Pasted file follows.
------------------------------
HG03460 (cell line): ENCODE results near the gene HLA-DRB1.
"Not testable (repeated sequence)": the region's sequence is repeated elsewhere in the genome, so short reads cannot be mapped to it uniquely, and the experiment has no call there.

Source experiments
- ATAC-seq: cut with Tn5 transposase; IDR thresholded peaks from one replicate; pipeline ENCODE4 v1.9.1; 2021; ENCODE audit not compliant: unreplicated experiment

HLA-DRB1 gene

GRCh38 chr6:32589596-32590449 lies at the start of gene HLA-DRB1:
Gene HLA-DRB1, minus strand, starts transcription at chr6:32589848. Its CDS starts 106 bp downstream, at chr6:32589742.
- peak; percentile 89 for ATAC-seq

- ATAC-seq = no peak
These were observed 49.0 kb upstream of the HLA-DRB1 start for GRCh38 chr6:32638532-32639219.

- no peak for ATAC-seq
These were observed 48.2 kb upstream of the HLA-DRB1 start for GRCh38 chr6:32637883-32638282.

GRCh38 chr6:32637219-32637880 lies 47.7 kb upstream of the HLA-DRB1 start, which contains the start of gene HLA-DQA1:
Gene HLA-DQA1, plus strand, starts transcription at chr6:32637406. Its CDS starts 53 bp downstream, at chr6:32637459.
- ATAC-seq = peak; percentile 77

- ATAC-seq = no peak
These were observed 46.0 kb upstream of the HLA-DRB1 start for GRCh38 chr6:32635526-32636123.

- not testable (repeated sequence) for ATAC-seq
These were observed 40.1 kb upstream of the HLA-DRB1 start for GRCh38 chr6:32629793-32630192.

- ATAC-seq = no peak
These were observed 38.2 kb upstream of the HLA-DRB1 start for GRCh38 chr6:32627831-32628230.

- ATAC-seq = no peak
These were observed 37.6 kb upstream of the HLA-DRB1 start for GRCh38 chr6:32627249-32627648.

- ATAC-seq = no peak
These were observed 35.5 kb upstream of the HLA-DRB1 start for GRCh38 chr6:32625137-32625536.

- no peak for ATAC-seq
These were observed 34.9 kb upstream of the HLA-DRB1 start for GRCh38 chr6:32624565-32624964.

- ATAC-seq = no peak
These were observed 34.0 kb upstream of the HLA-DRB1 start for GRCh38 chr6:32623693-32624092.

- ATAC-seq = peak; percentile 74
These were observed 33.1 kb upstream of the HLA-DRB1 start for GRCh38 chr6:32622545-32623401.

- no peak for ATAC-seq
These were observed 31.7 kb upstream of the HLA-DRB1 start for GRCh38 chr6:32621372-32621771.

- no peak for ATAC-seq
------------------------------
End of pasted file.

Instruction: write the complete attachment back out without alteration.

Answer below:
HG03460 (cell line): ENCODE results near the gene HLA-DRB1.
"Not testable (repeated sequence)": the region's sequence is repeated elsewhere in the genome, so short reads cannot be mapped to it uniquely, and the experiment has no call there.

Source experiments
- ATAC-seq: cut with Tn5 transposase; IDR thresholded peaks from one replicate; pipeline ENCODE4 v1.9.1; 2021; ENCODE audit not compliant: unreplicated experiment

HLA-DRB1 gene

GRCh38 chr6:32589596-32590449 lies at the start of gene HLA-DRB1:
Gene HLA-DRB1, minus strand, starts transcription at chr6:32589848. Its CDS starts 106 bp downstream, at chr6:32589742.
- peak; percentile 89 for ATAC-seq

- ATAC-seq = no peak
These were observed 49.0 kb upstream of the HLA-DRB1 start for GRCh38 chr6:32638532-32639219.

- no peak for ATAC-seq
These were observed 48.2 kb upstream of the HLA-DRB1 start for GRCh38 chr6:32637883-32638282.

GRCh38 chr6:32637219-32637880 lies 47.7 kb upstream of the HLA-DRB1 start, which contains the start of gene HLA-DQA1:
Gene HLA-DQA1, plus strand, starts transcription at chr6:32637406. Its CDS starts 53 bp downstream, at chr6:32637459.
- ATAC-seq = peak; percentile 77

- ATAC-seq = no peak
These were observed 46.0 kb upstream of the HLA-DRB1 start for GRCh38 chr6:32635526-32636123.

- not testable (repeated sequence) for ATAC-seq
These were observed 40.1 kb upstream of the HLA-DRB1 start for GRCh38 chr6:32629793-32630192.

- ATAC-seq = no peak
These were observed 38.2 kb upstream of the HLA-DRB1 start for GRCh38 chr6:32627831-32628230.

- ATAC-seq = no peak
These were observed 37.6 kb upstream of the HLA-DRB1 start for GRCh38 chr6:32627249-32627648.

- ATAC-seq = no peak
These were observed 35.5 kb upstream of the HLA-DRB1 start for GRCh38 chr6:32625137-32625536.

- no peak for ATAC-seq
These were observed 34.9 kb upstream of the HLA-DRB1 start for GRCh38 chr6:32624565-32624964.

- ATAC-seq = no peak
These were observed 34.0 kb upstream of the HLA-DRB1 start for GRCh38 chr6:32623693-32624092.

- ATAC-seq = peak; percentile 74
These were observed 33.1 kb upstream of the HLA-DRB1 start for GRCh38 chr6:32622545-32623401.

- no peak for ATAC-seq
These were observed 31.7 kb upstream of the HLA-DRB1 start for GRCh38 chr6:32621372-32621771.

- no peak for ATAC-seq